The DFRLab analyzed a sample of 3,087 tweets posted by the account between January 23 and February 1, 2021, revealing the account posted an average of 308 tweets per day during that time frame — an extraordinarily high rate of posting, even among enthusiastic Twitter users. On January 26 alone, it tweeted more than 850 times. Further investigation of its posting activity revealed its timeline consisted almost entirely of amplified pro-BJP accounts, with 98% of the tweets consisting of re-tweets instead of original messaging.
Working in concert, the use of both hashtags by verified accounts belonging to right-wing influencers, BJP officials and its spamming on the platform by smaller accounts exhibiting inauthentic behaviour helped propel both #दिल्ली_पुलिस_लठ_बजाओ and #Khalistaniterrorists to the “trending” section of Twitter in India for multiple hours on January 26, 2021. This in turn further exposed the hostile narratives targeting the Kisan Andolan to a more diverse audience on the platform, helping them accrue 589 million impressions at the time of analysis.
Amplification on Facebook
The DFRLab used CrowdTangle to examine the activity of both hashtags on Facebook between January 1 and February 1, 2021. While the hashtags received less amplification on Facebook in comparison to Twitter gaining 105,579 interactions in the examined timeframe, the strategy employed to promote them across the platform was remarkably similar.
Pages that posted the partisan hashtags alongside messages targeting the Kisan Andolan included @SambitPatraNDA, an unofficial fan page for the BJP national spokesperson; @OurIndiaFirst19, a right-wing community; and @HinduAshramFoundation, a page dedicated to the religious followers of Pragya Singh Thakur, a far-right Hindutva nationalist politician and BJP member of parliament for the constituency of Bhopal.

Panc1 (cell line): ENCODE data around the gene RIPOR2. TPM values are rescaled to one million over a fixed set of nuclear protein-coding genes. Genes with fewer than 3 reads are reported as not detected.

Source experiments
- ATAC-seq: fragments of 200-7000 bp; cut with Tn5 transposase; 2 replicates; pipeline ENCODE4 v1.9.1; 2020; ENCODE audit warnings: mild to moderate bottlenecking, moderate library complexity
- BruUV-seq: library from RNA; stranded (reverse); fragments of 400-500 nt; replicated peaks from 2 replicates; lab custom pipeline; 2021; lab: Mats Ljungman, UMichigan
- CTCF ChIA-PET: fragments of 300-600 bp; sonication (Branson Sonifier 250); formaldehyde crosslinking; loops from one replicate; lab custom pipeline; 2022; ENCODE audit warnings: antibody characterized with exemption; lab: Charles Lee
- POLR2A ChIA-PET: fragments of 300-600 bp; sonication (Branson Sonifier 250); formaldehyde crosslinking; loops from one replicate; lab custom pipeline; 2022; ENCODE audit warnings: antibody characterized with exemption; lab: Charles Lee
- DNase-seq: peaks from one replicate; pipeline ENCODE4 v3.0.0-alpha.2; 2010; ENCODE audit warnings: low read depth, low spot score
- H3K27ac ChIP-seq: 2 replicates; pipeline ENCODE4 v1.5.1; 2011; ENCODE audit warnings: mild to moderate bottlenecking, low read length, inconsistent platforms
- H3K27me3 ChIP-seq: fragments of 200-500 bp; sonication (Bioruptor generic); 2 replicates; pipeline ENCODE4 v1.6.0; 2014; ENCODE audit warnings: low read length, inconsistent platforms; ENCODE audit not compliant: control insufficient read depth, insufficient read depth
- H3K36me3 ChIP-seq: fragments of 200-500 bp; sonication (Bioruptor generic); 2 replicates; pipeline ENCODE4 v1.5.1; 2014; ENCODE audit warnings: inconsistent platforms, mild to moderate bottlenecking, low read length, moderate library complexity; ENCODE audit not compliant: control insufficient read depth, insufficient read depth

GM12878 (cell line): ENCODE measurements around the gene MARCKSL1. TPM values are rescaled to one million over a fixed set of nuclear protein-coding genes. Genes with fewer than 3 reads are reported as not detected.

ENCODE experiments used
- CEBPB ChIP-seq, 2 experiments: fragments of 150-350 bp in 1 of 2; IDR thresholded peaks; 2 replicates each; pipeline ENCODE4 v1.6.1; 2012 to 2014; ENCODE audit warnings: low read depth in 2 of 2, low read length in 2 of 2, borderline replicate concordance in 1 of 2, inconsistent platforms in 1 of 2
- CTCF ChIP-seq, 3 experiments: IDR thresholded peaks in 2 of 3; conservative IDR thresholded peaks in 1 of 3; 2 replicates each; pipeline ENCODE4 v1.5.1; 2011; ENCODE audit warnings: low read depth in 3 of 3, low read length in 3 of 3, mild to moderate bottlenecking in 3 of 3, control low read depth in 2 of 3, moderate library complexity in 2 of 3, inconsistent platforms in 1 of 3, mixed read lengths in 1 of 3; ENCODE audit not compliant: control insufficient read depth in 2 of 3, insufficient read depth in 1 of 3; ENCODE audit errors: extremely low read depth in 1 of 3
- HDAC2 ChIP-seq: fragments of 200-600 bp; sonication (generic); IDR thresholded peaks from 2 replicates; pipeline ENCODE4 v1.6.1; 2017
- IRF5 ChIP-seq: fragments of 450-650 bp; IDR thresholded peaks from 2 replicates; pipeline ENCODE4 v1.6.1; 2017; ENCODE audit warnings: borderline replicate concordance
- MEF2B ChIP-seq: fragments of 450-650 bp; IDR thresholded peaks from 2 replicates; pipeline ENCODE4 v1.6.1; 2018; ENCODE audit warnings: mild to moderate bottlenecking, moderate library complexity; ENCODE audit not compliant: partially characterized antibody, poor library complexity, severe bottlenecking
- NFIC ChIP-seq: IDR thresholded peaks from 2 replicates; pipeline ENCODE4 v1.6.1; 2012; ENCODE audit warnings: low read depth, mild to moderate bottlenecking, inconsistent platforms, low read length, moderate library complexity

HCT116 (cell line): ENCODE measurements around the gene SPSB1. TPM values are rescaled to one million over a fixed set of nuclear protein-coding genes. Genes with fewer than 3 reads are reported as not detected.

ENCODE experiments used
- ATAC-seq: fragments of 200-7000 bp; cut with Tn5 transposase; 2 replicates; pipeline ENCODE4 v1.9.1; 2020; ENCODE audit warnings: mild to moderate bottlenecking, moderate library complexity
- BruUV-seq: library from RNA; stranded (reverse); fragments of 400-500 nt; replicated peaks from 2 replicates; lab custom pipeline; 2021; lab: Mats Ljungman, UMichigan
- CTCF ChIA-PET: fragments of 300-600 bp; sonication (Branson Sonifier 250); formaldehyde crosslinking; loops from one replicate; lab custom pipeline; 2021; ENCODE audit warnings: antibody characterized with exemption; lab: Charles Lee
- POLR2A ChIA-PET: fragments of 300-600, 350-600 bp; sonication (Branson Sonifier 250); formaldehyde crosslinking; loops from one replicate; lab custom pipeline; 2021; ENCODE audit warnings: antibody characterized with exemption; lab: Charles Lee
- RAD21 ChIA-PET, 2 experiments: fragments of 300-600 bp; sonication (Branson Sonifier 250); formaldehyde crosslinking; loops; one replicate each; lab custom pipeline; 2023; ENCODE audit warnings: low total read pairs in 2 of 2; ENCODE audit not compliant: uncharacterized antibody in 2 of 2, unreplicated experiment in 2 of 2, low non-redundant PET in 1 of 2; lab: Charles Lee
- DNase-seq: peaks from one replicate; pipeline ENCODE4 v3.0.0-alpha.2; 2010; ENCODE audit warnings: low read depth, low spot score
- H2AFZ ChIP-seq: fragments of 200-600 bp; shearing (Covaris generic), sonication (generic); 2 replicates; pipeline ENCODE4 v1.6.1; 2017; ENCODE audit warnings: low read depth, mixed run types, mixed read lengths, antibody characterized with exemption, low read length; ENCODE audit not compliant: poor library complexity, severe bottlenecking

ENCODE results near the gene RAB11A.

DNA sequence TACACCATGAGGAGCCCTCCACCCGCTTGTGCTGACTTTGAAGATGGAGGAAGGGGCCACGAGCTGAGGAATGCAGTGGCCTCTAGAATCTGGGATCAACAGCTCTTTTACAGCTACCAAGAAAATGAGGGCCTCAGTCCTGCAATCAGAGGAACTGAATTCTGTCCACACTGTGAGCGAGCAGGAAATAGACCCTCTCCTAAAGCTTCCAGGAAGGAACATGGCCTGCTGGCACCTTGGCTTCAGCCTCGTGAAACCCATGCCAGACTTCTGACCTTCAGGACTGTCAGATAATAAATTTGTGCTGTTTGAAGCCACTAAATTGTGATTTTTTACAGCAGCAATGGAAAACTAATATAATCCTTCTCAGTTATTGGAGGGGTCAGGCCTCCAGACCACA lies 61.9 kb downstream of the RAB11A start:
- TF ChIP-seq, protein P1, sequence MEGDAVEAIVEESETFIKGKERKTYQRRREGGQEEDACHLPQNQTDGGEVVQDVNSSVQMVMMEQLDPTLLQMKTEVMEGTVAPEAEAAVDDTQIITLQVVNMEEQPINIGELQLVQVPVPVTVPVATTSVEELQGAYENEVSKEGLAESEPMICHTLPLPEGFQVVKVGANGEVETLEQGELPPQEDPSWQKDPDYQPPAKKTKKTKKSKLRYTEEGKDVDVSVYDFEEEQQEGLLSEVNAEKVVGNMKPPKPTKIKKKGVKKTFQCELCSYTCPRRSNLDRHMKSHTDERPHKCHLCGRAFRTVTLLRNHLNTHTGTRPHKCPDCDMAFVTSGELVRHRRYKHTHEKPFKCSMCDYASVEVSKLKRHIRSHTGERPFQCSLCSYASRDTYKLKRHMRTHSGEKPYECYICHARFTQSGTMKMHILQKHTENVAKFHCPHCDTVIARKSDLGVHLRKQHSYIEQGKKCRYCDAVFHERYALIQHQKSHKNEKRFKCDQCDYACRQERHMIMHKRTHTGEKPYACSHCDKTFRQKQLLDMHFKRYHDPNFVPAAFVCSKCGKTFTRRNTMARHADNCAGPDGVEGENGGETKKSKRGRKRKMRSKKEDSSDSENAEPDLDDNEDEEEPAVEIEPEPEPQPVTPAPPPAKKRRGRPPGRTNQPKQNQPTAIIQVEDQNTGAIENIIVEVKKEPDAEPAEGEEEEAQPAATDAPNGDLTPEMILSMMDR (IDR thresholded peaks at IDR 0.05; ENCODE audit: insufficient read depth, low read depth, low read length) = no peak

The hashtags were also posted repeatedly in the comments section under posts on verified pages belonging to right-wing domestic media outlets, including Republic Bharat, Zee News, ABP News, and Aaj Tak. While some of the posts simply consisted of spamming the hashtag, others used them alongside messages explicitly calling for violence against the protesters.
Several of the accounts involved in this commenting behavior were “locked” profiles that maintained anonymity and whose timelines served solely to amplify right-wing and pro-government narratives. Others appeared to be authentic profiles belonging to Indian users whose timelines revealed an overt support of the BJP. The rapid posting of the hashtags on Facebook by a range of suspicious accounts suggests inauthentic amplification via scheduling software or the manual crowd-sourcing of posts via dedicated online groups run by BJP-officials dedicated to such causes.
In the immediate aftermath of a crisis event, such as protests, misinformation can flourish in the information vacuum. The targeted dissemination of hostile narratives via popular social media platforms in these cases can play a significant role in shaping public opinion around an ongoing and politically significant event. These hostile narratives were exposed to tens of millions of Indian users over the month of January 2021 with a significant uptick in amplification from January 26 onwards, following the outbreak of violence.
Moreover, by working to delegitimize the Kisan Andolan as “terrorists” and calling for violence against the protesters, these pro-government actors sought to create an enforced dichotomy, dividing citizens as either “terrorists” or “nationalists” and thus enabling the “othering” of their political opponents.
This incendiary rhetoric helps legitimize the exercise of violence against those with whom one may politically disagree, hampering the discussion about the scope and nature of reforms needed in India’s agricultural sector.
Ayushman Kaul is a Research Assistant, South Asia, with the Digital Forensic Research Lab (@DFRLab).